It’s Past Beer:30 – How to Differentiate Your Product in a Saturated Market

Differentiating your product in a saturated market – meaning a competitive market with high barriers to entry – is no simple task. While craft brewers may seem like they have the best job on the planet, testing beer every day and traveling around to meet other beer lovers, they are constantly fighting to keep their beer on tap, on the selves or perhaps to produce enough to meet high demand and maximize profits. Talk about someone who needs a drink.

Presenters:

  • Chad Melis, Marketing Director / Oskar Blues
  • Shannon Berner, Marketing Manager / Great Divide
  • Matt Neren, Owner / Cultivator
  • Grant Babb, Co-founder / Joyride Brewery

Takeaways

  1. Differentiating is about finding your uniqueness, not conforming to uniqueness models.

Oskar Blues has differentiated themselves through diversification. They are not only a craft brewery, but they also have a pizza restaurant, burger restaurant, Mexican restaurant, coffee, grass-fed beef ranch and bike shop. They recognize the brewery’s employees as consumers and take risks creating what they enjoy. When someone has an idea that “doesn’t fit the mold”, it doesn’t fall on deaf ears, but often becomes a reality.

Neren, from Cultivator, identified consumers as the owners of the brand. The founders, or even the marketing team, don’t own the brand. The consumers are the ones ultimately deciding if it succeeds or fails.

Great Divide identifies their uniqueness as their sub-brand – the characters they create for each beer. This has created their identity and culture within the brewery because every employee wants to be turned into a persona. It builds a buzz around new releases for consumers.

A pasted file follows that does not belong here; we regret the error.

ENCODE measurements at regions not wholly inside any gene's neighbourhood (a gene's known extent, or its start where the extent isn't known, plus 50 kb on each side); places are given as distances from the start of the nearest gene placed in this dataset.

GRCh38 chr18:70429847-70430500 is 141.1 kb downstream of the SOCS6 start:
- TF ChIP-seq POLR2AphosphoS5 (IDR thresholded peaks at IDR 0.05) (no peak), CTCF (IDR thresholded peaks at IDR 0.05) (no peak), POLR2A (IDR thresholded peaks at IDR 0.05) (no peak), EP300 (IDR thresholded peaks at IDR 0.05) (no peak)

Joyride is unique in how they built brand awareness. They joined Kickstarter, not to raise money, but to build a buzz around their brewery. It worked – and they received funding.

  1. Inspiration can come from anywhere.

Great Divide is inspired by New Belgium. They have become a huge and successful brewery, but they still have a local feel and are plugged into their community. This is especially important for craft breweries that rely on loyalty. Growth is a great thing, but if it causes you to lose your culture, it can mean the end.

Oskar Blues is inspired by Red Bull. Red Bull may have started as an energy drink company, but they have quickly shattered being stuck in that box. They do things 110% and are an experiential brand, but they’ve maintained consistency across all mediums.

  1. Most craft breweries don’t have a digital strategy beyond social media. They are just “trying to keep up”.

They generate business primarily through events and social and are trying to drive customers to the tap room.

They recognize the digital landscape as “Pay to Play”. If you want your content seen, you have to pay for it. This is an advantage that larger breweries have.

  1. The balance of building a brewery brand vs. building a beer brand is really dependent on where you’re trying to drive traffic/sales. In a bar, consumers recognize the beer by the tap handle. In a store, they are looking for the brewery. Both need to be consistent across the board.

5. There are new competitors every day. You can’t rely on today’s brand recognition to carry you through the next year, 5 years or 10 years. You must be constantly have be innovating your own business and product offerings to keep clients at the top of their industries.

Craft brewing is a huge industry, but many of them don’t have digital marketing strategies in place. This is important because consumers need to be aware of where they can purchase their brewery’s beer – this is a loyal crowd. There is an opportunity for LLM, app development, website development.